Roma class ironclads (1864)

WW2 Italian Navy Italian Regia Marina, 1863-1896: RM Pirofrigata Roma, Venezia

The Roma class ironclads were built in Italy for the Italian Regia Marina from 1863 during the rapid expansion of the newly created fleet. Only two were built, Roma and Venezia, the first having five 254 mm (10 in) and twelve 203 mm (8 in) guns but completed in 1869 she missed the war and battle of Lissa. Venezia was converted into a central battery ship during construction (eighteen 10-inch guns)and was completed in 1873, equally missing the war. They ended having an uneventful career, withdrawn from service and versed into auxiliary duties in 1880 and 1890, stricken in 1895, broken up for scrap in 1896 (Roma was already badly damaged by fire in 1895). #regiamarina #italiannavy #ironclad #roma #venezia

Roma at La Spezia as completed

Development history

Venezia in construction
The Roma class were designed by Insp. Eng. Giuseppe De Luca as broadside ironclads in the wake of the general expansion of the Regia Marina, soon after the indepedence, fearing a war with Austria (which indeed broke out in 1866). However in 1864 as both had been laid down and were in construction at Cantiere della Foce (Genoa, NW Italy), some navies already started to work on the next generation or ironclads: The central battery ships. The idea was instead og having a full broadside and trying to protect all, concentrating less, but way more powerful guns into a smaller citadel, with extra protection and better traverse for the mounts. This enabled the ships to be shorter and required less armor, so making them faster and more agile. De Luca thus proposed to the admiralty to suspend work on the sister ship Venezia and re-designed her into a central battery ironclad while under construction. This was accepted not without resistance as it was feared she would not be ready if a war broke out, which was the case. In fact none of the two sisters were completed in time. Roma was launched on 18 December 1865 but it was recoignised she would not be ready in time, and construction was suspended, resuming post-war, meaning when completed in 1869, she was completely obsolete.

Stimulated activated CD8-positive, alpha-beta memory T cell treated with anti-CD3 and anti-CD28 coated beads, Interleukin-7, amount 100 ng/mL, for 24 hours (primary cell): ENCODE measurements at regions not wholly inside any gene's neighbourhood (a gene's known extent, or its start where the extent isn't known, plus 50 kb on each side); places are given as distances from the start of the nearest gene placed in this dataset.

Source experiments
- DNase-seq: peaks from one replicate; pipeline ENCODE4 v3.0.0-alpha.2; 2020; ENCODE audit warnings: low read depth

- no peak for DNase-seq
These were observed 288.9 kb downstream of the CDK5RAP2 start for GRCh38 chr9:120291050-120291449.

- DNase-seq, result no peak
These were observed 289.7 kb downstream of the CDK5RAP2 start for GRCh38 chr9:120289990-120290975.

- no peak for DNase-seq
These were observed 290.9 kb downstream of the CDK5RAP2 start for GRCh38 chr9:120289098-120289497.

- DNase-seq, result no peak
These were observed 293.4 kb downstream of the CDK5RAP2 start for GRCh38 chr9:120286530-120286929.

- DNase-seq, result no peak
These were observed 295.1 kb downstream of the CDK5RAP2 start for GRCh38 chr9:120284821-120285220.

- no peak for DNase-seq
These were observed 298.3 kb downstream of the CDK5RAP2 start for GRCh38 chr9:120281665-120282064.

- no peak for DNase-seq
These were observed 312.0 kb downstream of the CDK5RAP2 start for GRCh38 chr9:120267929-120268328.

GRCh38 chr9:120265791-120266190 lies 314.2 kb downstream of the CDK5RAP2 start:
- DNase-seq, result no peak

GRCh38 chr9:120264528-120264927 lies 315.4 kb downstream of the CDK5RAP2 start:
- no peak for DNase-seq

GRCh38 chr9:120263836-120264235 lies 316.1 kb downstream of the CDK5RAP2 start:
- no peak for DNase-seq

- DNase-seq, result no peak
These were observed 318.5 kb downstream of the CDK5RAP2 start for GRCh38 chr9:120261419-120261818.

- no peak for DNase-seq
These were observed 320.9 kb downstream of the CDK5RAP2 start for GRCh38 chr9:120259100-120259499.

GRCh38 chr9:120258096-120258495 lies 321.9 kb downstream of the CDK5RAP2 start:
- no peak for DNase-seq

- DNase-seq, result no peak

Her sister was also suspended and completed even later, by April 1873 (ten years in construction !), and so too was near obsolete. Part of this, apart events, was due to the relative inexperience of the Genoa yard.

The Austro-Italian ironclad arms race

⚙ The naval Arms Race

Italian navy Regia MarinaKuK Kriesgmarine KuK Kriesgmarine
Formidabile class 1860
Principe di Carignano class 1861
Re d'Italia class 1861
Regina Maria Pia class (1862)
Roma class (1863)
Affondatore (1863)
Principe Amedeo class (1864)
Drache class (1860)
Kaiser Max class (1861)
Erzherzog Ferdinand Max class (1863)

Design of the class

Hull and general design

Launch of Venezia in 1869